Report on Soufriere Hills (United Kingdom) — 18 January-24 January 2006
Smithsonian / US Geological Survey Weekly Volcanic Activity Report,
18 January-24 January 2006
Managing Editor: Sally Kuhn Sennert
Please cite this report as:
Global Volcanism Program, 2006. Report on Soufriere Hills (United Kingdom). In: Sennert, S K (ed.), Weekly Volcanic Activity Report, 18 January-24 January 2006. Smithsonian Institution and US Geological Survey.
16.72°N, 62.18°W; summit elev. 915 m
All times are local (unless otherwise noted)
Activity at Soufrière Hills remained elevated during 13-20 January 2006. The seismic network recorded 61 rockfall signals, 17 long-period earthquakes, and 15 long-period rockfall signals. Measured sulfur dioxide fluxes ranged between 350 and 1,160 metric tons/day (t/d); the weekly average was 767 t/d. Images taken by the remote camera on Perches Mountain show that the dome continued to grow over a broad sector extending from the SW around to the NE. A central spine was first observed on 17 January when cloud cleared briefly from the. Continuing small rockfalls from the S, E, and NE flanks of the dome are visible at, and are adding to the talus in the upper reaches of the Tar River valley.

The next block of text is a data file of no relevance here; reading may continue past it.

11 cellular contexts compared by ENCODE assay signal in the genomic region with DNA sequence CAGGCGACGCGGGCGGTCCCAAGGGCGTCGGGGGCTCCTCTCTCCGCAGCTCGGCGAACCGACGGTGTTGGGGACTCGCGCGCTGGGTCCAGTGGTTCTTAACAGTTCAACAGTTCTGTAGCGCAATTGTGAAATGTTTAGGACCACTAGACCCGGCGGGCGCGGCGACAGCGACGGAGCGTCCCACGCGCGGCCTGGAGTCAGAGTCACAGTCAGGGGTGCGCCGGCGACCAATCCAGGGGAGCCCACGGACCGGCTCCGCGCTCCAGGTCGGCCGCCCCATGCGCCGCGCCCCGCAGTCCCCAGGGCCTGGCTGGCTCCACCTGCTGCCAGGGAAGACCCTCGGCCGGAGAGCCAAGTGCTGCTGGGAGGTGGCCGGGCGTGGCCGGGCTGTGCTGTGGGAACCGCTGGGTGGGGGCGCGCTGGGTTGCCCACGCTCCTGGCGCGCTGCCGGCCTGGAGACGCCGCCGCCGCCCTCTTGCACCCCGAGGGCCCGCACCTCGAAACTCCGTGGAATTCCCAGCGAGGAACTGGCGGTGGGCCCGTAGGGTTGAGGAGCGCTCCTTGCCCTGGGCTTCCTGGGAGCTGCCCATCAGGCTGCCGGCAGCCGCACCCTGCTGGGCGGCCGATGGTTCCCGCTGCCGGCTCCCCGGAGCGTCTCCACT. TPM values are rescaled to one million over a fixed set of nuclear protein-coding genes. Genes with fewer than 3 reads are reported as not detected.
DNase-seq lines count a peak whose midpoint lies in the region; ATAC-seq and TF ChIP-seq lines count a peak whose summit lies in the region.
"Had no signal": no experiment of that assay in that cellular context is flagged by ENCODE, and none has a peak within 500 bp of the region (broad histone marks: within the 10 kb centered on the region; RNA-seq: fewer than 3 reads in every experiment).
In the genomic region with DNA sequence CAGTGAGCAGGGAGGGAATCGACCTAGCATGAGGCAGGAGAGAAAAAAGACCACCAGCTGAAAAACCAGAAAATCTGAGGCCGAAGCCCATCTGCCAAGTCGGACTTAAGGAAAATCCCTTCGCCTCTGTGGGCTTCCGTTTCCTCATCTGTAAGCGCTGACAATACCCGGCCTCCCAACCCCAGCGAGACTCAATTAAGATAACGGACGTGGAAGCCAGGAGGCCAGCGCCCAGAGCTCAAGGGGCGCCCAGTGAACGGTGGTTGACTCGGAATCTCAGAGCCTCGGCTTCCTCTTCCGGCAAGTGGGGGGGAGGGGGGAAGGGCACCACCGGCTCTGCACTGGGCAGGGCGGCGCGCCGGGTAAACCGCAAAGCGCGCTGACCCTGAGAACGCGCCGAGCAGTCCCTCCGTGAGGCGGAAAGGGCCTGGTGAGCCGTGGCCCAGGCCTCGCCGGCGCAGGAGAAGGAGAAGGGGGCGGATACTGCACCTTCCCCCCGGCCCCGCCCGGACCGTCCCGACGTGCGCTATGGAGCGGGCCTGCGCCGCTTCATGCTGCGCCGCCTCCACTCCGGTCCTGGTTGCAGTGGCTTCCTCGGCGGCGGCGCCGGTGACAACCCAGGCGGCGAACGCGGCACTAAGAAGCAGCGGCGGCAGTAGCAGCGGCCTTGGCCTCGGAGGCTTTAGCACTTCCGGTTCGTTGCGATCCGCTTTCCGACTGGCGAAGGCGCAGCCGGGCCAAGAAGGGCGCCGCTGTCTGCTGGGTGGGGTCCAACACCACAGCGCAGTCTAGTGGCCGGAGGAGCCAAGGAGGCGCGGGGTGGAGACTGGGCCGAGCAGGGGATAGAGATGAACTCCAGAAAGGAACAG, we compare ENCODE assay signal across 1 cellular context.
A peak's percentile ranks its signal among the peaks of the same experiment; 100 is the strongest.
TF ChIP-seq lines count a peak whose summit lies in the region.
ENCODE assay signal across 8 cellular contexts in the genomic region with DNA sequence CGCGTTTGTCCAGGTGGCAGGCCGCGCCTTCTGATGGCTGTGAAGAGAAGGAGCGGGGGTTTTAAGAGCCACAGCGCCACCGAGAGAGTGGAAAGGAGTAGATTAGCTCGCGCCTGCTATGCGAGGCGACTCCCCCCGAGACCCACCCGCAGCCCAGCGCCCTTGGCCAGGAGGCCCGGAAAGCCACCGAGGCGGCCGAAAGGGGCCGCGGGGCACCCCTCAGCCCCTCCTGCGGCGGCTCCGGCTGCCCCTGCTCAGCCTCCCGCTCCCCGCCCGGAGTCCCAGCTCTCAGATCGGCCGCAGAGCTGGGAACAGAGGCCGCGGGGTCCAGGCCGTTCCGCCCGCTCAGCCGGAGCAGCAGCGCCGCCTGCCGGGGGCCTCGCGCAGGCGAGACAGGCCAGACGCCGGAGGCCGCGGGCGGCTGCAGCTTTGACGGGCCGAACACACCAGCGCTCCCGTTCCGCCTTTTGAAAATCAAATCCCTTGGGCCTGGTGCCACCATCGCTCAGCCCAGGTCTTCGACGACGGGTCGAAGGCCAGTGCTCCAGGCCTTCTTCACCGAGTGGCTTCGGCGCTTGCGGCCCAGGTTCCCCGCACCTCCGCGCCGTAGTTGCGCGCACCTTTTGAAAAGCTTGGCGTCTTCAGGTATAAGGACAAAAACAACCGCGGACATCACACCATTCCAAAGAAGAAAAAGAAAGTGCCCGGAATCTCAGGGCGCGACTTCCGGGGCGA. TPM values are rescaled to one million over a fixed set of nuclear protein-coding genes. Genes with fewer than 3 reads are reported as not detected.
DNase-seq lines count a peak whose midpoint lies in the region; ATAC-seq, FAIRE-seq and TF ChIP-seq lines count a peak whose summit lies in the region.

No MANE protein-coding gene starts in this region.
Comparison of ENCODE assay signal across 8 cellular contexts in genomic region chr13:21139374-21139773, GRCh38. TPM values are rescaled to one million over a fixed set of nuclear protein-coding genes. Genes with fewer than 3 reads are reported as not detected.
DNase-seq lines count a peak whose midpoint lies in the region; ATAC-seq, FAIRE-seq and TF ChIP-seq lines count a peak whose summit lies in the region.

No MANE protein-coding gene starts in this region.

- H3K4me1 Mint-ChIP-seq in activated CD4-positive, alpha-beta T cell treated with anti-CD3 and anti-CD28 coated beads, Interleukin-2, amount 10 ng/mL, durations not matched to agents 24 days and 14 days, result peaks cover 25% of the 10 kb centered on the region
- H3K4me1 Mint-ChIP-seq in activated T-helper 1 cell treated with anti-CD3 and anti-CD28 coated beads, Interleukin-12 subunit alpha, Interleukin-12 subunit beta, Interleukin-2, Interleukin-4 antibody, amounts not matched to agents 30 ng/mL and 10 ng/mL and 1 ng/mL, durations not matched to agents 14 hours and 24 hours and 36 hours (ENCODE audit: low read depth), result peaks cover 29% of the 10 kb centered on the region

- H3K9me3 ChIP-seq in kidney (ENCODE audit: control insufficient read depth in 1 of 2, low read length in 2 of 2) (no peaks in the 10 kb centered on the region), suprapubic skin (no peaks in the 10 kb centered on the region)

Geological Summary. The complex, dominantly andesitic Soufrière Hills volcano occupies the southern half of the island of Montserrat. The summit area consists primarily of a series of lava domes emplaced along an ESE-trending zone. The volcano is flanked by Pleistocene complexes to the north and south. English's Crater, a 1-km-wide crater breached widely to the east by edifice collapse, was formed about 2000 years ago as a result of the youngest of several collapse events producing submarine debris-avalanche deposits. Block-and-ash flow and surge deposits associated with dome growth predominate in flank deposits, including those from an eruption that likely preceded the 1632 CE settlement of the island, allowing cultivation on recently devegetated land to near the summit. Non-eruptive seismic swarms occurred at 30-year intervals in the 20th century, but no historical eruptions were recorded until 1995. Long-term small-to-moderate ash eruptions beginning in that year were later accompanied by lava-dome growth and pyroclastic flows that forced evacuation of the southern half of the island and ultimately destroyed the capital city of Plymouth, causing major social and economic disruption.